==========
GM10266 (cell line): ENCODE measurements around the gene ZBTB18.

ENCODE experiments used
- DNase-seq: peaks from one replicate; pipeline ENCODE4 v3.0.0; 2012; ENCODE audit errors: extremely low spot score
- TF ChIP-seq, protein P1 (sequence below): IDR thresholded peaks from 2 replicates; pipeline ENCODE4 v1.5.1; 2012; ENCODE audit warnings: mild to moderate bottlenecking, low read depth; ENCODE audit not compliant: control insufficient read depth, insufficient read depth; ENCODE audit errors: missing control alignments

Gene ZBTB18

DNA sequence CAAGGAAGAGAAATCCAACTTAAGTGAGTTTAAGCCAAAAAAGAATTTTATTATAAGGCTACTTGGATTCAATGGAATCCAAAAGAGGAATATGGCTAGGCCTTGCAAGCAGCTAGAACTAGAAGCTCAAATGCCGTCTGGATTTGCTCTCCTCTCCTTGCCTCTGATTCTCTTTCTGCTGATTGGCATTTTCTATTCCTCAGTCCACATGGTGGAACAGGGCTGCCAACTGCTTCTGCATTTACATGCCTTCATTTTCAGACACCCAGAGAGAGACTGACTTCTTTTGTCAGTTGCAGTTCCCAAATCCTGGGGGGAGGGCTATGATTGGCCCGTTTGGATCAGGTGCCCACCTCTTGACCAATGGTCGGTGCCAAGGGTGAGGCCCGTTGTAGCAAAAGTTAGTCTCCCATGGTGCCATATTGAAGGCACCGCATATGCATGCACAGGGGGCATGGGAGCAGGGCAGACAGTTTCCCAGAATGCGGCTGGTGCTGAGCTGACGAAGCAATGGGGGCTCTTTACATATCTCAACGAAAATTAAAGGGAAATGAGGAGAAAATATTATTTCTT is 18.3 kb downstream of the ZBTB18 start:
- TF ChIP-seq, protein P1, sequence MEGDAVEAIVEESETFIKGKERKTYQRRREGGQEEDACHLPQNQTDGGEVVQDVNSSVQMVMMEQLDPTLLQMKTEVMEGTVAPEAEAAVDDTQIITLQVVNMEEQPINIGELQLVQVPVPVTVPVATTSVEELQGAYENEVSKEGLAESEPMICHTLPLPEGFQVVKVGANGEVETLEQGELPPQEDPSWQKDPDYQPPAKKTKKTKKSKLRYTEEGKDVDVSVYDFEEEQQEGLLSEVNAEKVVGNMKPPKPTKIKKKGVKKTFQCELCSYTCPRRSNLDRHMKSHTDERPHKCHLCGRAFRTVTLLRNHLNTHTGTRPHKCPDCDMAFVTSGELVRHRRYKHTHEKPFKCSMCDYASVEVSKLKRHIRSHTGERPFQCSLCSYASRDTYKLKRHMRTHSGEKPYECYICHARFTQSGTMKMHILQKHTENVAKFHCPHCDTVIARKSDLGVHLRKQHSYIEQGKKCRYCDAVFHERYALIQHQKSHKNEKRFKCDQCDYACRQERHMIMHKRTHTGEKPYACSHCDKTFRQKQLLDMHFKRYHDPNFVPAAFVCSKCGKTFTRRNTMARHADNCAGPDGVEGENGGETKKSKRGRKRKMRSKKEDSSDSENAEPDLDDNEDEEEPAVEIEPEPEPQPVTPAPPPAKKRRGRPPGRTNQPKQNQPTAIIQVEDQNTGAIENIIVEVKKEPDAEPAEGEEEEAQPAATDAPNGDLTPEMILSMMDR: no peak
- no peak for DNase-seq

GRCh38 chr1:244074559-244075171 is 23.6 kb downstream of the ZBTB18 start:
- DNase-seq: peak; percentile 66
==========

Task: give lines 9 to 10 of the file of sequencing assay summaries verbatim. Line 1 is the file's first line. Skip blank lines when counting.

GRCh38 chr1:244074559-244075171 is 23.6 kb downstream of the ZBTB18 start:
- DNase-seq: peak; percentile 66